“Maybe it was bad luck,” tourist train owner says of massive fire near Durango that led to $25 million lawsuitBy Jason Blevins Crime and Courts Primary category in which blog post is published
Colorado’s fire season is expected to rate below average this year. But these days, below average is still hardcore.By Jennifer Brown Wildfire Primary category in which blog post is published
Firefighting training courses are being canceled from Tennessee to Oregon, piles of dead trees are untended in federal forests and controlled burns to thin dry vegetation aren't getting done
Officials want to keep drones away from Colorado wildfires. But how do you halt something you can’t see?
Last year, there were 26 known drone incursions over wildfires in the U.S., six of which happened in Colorado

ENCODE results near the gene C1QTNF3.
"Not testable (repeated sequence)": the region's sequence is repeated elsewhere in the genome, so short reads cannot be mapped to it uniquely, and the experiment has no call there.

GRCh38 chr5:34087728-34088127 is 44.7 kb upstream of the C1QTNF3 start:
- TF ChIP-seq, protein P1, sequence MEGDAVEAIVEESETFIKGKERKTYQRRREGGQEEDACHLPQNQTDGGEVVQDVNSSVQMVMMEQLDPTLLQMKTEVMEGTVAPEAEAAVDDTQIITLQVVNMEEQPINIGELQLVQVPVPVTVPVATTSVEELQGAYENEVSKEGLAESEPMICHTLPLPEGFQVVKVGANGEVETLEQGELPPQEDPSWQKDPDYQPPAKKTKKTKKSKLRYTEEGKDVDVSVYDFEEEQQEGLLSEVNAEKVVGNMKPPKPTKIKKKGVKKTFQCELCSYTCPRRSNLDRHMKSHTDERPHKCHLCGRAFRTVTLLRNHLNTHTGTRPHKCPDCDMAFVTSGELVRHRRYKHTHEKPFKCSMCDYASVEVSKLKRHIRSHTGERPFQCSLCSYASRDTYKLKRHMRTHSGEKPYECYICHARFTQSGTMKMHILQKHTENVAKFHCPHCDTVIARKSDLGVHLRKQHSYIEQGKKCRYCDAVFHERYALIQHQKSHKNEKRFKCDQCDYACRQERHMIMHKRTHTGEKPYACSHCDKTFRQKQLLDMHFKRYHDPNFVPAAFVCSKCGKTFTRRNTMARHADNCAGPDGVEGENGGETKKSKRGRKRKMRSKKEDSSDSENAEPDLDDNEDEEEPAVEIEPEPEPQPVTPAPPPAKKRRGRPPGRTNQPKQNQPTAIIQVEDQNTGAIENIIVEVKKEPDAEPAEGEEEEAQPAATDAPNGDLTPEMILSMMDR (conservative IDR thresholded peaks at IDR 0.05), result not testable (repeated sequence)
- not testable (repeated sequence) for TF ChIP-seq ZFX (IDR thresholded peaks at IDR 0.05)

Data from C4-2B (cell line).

"These trees were already stressed and they just couldn’t handle it"
The Buffalo fire, near Silverthorne, was one of the first big tests for fire breaks in Colorado. Now, communities are changing their tune toward them.
The wildfire started on June 12 and was racing toward $1 billion in homes and infrastructure. Then, crews stopped the flames in their tracks.
Thinning out the forest can reduce fire intensity and give trees a fighting chance
Many Black Forest residents were thrilled to find their property intact after the 2013 wildfire. For some, the ordeal was just beginning.
Properties classified as "partial loss" sometimes become the object of intense disagreement between homeowners and insurers
For one man in a Colorado foothills town, watching the Black Forest wildfire explode was almost like looking in the mirror.
In Bailey, John Van Doren invited Black Forest residents to speak there in the hope that he and his neighbors might benefit from lessons learned. That led to a plan.
After another brutal fire season, more Colorado communities are discovering the long road to recovery